Out of all the video game franchises in the world ripe for a TV or movie adaptation, EA and DICE's Battlefield series is pretty darn low on the list. The multiplayer-focused shooter franchise is all about big player sandboxes, huge explosions and vehicular mayhem, not captivating storytelling or human drama.
Somehow, the folks at Paramount Television and Anonymous Content missed that important memo. They've acquired the rights to make a Battlefield television series, and it already sounds like they have no idea what makes Battlefield popular in the first place. In a press release, here's what Paramount TV president Amy Powell has to say about the now-in-the-works project:
"EA's Battlefield has an incredibly dynamic narrative, coupled with a loyal fan base, which will allow us to bring this exciting and unique property to the small screen," Powell says. "We look forward to working with EA and Anonymous Content and thank Michael Sugar for his tenacity in bringing us this exciting project."
Hmmm. "Incredibly dynamic narrative" isn't a phrase you would usually hear where Battlfield is concerned. Once again, the series is popular thanks to its massive multiplayer battles of up to 64 players, not its story-driven single-player campaigns. The various Battlefield single-player campaigns have long been completely passable, and quite often terrible, affairs (unless we are talking about the two Battlfield Bad Company games). However, that doesn't stop Anonymous Content's Michael Sugar from doubling down on the same kind of rhetoric.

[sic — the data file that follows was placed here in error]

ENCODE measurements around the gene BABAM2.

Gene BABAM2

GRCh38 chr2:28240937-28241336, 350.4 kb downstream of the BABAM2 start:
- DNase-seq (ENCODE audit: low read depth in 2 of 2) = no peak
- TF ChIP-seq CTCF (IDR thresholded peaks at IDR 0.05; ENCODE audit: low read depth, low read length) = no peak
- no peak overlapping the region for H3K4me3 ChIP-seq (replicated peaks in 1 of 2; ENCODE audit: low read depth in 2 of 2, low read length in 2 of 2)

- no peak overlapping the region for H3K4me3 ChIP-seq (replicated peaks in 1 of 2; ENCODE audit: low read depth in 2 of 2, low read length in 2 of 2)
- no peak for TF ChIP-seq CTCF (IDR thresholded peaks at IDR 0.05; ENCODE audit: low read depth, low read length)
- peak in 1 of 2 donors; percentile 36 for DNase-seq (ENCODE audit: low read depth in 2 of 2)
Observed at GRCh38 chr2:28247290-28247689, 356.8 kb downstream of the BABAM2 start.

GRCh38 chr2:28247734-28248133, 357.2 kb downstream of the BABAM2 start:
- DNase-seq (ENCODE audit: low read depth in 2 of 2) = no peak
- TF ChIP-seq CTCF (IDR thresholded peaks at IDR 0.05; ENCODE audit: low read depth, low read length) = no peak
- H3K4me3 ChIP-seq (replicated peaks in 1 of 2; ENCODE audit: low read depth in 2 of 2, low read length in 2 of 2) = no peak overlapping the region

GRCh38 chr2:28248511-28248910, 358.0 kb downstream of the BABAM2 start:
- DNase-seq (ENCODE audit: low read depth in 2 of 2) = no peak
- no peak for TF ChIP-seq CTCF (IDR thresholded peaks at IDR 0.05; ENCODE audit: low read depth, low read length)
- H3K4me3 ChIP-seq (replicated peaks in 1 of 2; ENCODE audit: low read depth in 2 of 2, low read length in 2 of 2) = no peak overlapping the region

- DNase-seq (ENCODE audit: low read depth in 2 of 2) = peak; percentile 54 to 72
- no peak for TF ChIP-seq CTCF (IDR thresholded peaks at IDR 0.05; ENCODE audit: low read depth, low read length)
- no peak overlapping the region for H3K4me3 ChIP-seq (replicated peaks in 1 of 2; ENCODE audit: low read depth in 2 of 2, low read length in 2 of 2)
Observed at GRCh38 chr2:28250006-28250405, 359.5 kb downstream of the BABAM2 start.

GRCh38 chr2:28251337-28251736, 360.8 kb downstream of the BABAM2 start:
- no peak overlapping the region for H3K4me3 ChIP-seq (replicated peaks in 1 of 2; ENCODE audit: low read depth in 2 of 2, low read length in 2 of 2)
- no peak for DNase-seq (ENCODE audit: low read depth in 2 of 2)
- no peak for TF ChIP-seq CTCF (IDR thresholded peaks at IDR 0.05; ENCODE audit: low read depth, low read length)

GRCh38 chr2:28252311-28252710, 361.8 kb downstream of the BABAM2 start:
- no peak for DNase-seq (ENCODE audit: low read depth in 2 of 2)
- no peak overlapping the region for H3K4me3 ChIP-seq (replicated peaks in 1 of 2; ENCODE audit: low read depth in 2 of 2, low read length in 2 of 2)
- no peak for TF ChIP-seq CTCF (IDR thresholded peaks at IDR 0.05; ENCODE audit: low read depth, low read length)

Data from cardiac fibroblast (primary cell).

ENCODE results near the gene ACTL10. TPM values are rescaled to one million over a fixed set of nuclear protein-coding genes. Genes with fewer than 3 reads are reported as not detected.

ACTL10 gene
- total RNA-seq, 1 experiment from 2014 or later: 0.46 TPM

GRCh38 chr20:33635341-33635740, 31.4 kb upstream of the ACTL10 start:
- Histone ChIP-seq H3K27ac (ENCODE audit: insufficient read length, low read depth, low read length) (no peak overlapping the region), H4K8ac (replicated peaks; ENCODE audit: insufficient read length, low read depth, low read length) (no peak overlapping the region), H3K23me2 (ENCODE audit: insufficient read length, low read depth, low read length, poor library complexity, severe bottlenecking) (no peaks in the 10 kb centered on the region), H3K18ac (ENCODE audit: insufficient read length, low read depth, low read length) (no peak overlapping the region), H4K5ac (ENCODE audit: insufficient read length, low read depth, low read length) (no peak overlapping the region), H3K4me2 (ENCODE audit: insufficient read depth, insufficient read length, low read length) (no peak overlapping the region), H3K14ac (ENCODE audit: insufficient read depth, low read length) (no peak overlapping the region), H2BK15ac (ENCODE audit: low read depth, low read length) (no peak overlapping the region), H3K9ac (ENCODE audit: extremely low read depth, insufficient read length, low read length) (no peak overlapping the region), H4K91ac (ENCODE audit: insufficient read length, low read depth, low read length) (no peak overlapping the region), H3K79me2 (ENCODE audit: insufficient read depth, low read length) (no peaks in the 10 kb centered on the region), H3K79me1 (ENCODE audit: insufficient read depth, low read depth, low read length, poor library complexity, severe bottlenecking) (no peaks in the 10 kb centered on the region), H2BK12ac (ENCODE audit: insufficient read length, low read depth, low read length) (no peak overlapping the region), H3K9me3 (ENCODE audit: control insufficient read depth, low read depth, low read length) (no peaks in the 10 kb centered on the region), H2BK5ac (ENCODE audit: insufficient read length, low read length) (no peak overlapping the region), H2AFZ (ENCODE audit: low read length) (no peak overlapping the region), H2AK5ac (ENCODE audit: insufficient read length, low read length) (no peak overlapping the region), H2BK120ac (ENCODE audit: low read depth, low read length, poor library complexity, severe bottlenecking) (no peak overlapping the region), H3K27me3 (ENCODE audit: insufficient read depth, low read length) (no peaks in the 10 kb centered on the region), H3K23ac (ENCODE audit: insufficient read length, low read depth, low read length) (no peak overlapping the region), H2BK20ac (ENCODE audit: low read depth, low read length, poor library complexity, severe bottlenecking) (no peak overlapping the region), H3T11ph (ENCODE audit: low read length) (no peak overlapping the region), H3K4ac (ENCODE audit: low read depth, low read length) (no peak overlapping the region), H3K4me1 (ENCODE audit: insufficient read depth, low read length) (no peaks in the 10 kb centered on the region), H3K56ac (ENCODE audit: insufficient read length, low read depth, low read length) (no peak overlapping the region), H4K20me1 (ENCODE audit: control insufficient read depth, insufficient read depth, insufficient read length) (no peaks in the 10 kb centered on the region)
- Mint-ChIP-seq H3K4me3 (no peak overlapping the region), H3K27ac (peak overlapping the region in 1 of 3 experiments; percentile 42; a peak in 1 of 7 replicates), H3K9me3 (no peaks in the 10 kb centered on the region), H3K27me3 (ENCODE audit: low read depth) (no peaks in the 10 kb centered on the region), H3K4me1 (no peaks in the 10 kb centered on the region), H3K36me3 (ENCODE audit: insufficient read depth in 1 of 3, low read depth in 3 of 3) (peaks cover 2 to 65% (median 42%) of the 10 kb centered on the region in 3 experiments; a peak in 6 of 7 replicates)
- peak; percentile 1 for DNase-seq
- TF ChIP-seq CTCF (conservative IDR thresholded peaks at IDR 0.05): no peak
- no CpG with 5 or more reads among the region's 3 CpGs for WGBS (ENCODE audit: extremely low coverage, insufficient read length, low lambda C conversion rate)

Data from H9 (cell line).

"Together with EA and Paramount TV, we'll develop the Battlefield TV series with the same commitment to robust storytelling that has made the game such a runaway success for nearly 15 years," Sugar says in the press release.
Hmmm. "Robust storytelling," you say? That definitely doesn't sound like the Battlefield fans know and love. Out of the gate, it already seems like those responsible for bringing the project to life have little to no understanding of what the Battlefield franchise is and why it's popular. That certainly doesn't give us high hopes for the TV series, which is likely still a few years off.
Of course, perhaps the upcoming Battlefield 1 will reverse the franchise's single-player curse and pave the way for better storytelling in both the game series and the upcoming TV show. However, given the franchise's history, we're not going to hold our breath.